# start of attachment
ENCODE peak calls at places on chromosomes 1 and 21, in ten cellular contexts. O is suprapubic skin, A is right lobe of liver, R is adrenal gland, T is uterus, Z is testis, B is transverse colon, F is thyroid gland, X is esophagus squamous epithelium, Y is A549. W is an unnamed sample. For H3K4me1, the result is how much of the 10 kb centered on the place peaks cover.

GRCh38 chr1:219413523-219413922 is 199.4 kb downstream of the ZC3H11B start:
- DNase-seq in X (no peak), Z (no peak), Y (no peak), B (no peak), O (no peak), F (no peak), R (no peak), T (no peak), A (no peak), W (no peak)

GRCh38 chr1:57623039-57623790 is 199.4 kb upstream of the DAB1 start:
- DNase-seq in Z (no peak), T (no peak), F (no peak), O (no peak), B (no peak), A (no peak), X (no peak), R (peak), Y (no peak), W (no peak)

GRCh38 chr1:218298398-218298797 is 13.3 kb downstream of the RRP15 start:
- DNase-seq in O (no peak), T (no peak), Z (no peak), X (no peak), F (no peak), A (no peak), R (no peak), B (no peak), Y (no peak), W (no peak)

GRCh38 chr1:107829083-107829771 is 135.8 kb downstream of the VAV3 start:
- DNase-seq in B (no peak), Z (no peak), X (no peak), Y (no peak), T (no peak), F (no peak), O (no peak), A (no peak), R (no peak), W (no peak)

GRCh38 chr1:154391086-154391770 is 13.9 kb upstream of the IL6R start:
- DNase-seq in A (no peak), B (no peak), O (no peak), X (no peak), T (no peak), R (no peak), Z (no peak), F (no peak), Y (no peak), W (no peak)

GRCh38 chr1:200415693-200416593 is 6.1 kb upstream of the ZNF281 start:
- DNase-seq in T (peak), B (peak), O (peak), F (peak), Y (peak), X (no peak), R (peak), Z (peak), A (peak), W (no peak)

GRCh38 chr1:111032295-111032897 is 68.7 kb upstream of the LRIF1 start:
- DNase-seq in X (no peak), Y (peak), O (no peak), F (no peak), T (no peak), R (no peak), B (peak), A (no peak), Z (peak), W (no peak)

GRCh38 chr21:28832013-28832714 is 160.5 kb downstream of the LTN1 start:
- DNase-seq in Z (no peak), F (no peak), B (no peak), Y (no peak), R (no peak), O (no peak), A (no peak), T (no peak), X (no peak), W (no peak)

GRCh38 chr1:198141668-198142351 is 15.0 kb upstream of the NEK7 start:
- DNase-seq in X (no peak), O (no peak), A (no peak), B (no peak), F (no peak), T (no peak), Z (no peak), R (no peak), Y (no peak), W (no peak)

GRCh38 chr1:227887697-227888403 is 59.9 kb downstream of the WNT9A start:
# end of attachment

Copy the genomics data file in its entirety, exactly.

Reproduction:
ENCODE peak calls at places on chromosomes 1 and 21, in ten cellular contexts. O is suprapubic skin, A is right lobe of liver, R is adrenal gland, T is uterus, Z is testis, B is transverse colon, F is thyroid gland, X is esophagus squamous epithelium, Y is A549. W is an unnamed sample. For H3K4me1, the result is how much of the 10 kb centered on the place peaks cover.

GRCh38 chr1:219413523-219413922 is 199.4 kb downstream of the ZC3H11B start:
- DNase-seq in X (no peak), Z (no peak), Y (no peak), B (no peak), O (no peak), F (no peak), R (no peak), T (no peak), A (no peak), W (no peak)

GRCh38 chr1:57623039-57623790 is 199.4 kb upstream of the DAB1 start:
- DNase-seq in Z (no peak), T (no peak), F (no peak), O (no peak), B (no peak), A (no peak), X (no peak), R (peak), Y (no peak), W (no peak)

GRCh38 chr1:218298398-218298797 is 13.3 kb downstream of the RRP15 start:
- DNase-seq in O (no peak), T (no peak), Z (no peak), X (no peak), F (no peak), A (no peak), R (no peak), B (no peak), Y (no peak), W (no peak)

GRCh38 chr1:107829083-107829771 is 135.8 kb downstream of the VAV3 start:
- DNase-seq in B (no peak), Z (no peak), X (no peak), Y (no peak), T (no peak), F (no peak), O (no peak), A (no peak), R (no peak), W (no peak)

GRCh38 chr1:154391086-154391770 is 13.9 kb upstream of the IL6R start:
- DNase-seq in A (no peak), B (no peak), O (no peak), X (no peak), T (no peak), R (no peak), Z (no peak), F (no peak), Y (no peak), W (no peak)

GRCh38 chr1:200415693-200416593 is 6.1 kb upstream of the ZNF281 start:
- DNase-seq in T (peak), B (peak), O (peak), F (peak), Y (peak), X (no peak), R (peak), Z (peak), A (peak), W (no peak)

GRCh38 chr1:111032295-111032897 is 68.7 kb upstream of the LRIF1 start:
- DNase-seq in X (no peak), Y (peak), O (no peak), F (no peak), T (no peak), R (no peak), B (peak), A (no peak), Z (peak), W (no peak)

GRCh38 chr21:28832013-28832714 is 160.5 kb downstream of the LTN1 start:
- DNase-seq in Z (no peak), F (no peak), B (no peak), Y (no peak), R (no peak), O (no peak), A (no peak), T (no peak), X (no peak), W (no peak)

GRCh38 chr1:198141668-198142351 is 15.0 kb upstream of the NEK7 start:
- DNase-seq in X (no peak), O (no peak), A (no peak), B (no peak), F (no peak), T (no peak), Z (no peak), R (no peak), Y (no peak), W (no peak)

GRCh38 chr1:227887697-227888403 is 59.9 kb downstream of the WNT9A start: